On Jan. 21, 2017, just one day after President Donald Trump’s inauguration, Susannah Miller ’19 marched with hundreds of thousands of people through the streets of Boston with signs touting slogans about various issues, ranging from women’s rights to climate change. Packed into Boston Common with the other marchers, she eagerly listened to the speakers campaigning for change and defending human rights. 

On Saturday, Miller was once again among approximately 10,000 Bostonians crowding Cambridge Common for the second annual Women’s March. This year’s march commemorates the first anniversary of Trump’s inauguration and aims to emphasize that Americans will never stop fighting for the issues they care about. 

The event included several speakers, including Tina Chéry, the founder of the Louis D. Brown Peace Institute. Chéry founded the organization after her son Louis D. Brown was “killed in the crossfire of a shootout in 1993.” According to the institute’s website, the organization works to “teach young people the value of peace, focus on the assets in community, and transform society’s response to homicide.” In her speech, Chéry implored marchers to rally for education to prevent gang violence and promote justice for the families of homicide victims. 

Among the thousands of marchers this year were several Brandeis students. In interviews with the Justice, they stated their reasons for participating, their experiences at the march and their respective hopes and expectations for the future. 

Cecelia Templeton ’21 explained that she “marched because there is a lot that needs work in America and women’s rights is an important topic.”

Miller agreed, asserting, “Women are still very marginalized in America, it felt great to be in the presence of other strong women, and [I’m] hoping to see more policies that protect reproductive rights.” 

Templeton added that the energy at the march was almost tangible. “I loved that the atmosphere was charged with compassion and support as well as a mutual hate for the intolerance that is still present in our country,” she said.

Other students cited inequalities in the U.S. as their reason for marching. 

Angus Dawson ’20 explained, “I ‘marched’ because I think it’s important both to support the other demonstrators and to show the world that the inequalities facing women today cannot be and are not being ignored.”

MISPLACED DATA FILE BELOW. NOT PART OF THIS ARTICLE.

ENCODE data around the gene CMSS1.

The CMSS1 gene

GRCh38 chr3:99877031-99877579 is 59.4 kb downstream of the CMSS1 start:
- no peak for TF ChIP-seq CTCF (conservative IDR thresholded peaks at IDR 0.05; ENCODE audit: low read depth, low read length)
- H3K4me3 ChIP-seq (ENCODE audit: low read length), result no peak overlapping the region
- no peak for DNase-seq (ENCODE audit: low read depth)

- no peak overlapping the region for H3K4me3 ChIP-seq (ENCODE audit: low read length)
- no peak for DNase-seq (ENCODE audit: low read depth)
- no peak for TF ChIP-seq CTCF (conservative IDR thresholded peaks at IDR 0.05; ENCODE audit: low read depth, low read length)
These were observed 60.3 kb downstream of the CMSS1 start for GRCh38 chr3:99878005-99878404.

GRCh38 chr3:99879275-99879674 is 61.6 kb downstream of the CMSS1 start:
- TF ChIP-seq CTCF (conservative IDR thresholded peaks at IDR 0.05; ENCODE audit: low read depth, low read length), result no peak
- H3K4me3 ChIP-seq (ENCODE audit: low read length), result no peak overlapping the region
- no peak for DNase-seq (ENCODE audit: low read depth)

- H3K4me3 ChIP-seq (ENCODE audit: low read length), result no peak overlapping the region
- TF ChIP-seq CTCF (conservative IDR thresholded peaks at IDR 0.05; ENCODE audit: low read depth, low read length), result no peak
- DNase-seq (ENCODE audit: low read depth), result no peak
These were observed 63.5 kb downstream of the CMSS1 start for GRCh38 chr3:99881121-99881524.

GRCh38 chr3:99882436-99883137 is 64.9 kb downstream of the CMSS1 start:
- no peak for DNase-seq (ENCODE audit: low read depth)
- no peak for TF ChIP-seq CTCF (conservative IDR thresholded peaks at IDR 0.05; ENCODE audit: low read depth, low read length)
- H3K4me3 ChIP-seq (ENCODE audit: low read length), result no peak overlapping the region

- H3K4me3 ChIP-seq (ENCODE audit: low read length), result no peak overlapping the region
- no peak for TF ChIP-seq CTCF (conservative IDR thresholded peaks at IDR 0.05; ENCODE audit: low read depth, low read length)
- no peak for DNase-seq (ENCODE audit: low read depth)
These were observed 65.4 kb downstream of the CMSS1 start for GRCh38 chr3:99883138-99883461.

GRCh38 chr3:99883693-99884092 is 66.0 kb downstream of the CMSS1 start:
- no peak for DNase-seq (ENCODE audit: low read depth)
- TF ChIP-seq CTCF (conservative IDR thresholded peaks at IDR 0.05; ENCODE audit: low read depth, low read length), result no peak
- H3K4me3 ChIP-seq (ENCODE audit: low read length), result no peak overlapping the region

Dawson stated that he was inspired to be among the marchers and to advocate for government policies that favor gender equality. “Equality in the law is equality in name only; that’s only half the battle, and we can’t think we’ve won or that we’ve appeased women now that everyone is equal under the law and sit back satisfied. Until the societal systems change to reflect that equality, we have not won,” he said. 

The speakers and signs at the march drew upon issues from reproductive rights to transgender rights to Black Lives Matter, often calling out Trump for his controversial tweets and stances.

“In general, those are all issues which I disagree with our president about. I marched to express that disagreement in a vocal way, to make sure I didn’t forget or become [de]sensitized to the horrible things o[u]r president says and does,” Lily Fisher Gomberg ’20 said. 

Gomberg added that Trump has become far more bigoted in the year since his inauguration, and she was inspired by this injustice to march. “Last year, having elected a president who called Mexicans rapists and admitted to assault was a fresh wound. Now, it’s a part of our reality, a scab formed over that wound,” she said. “By marching, I poked at the scab to remind myself and the world that it’s there, and it’s not normal.” 

Gomberg carried a sign with a quote from the Jewish text "Pirkei Avot" which said, “It is not your duty to complete the work [of repairing the world], but neither are you free to ignore it,” a statement befitting the essence of the march.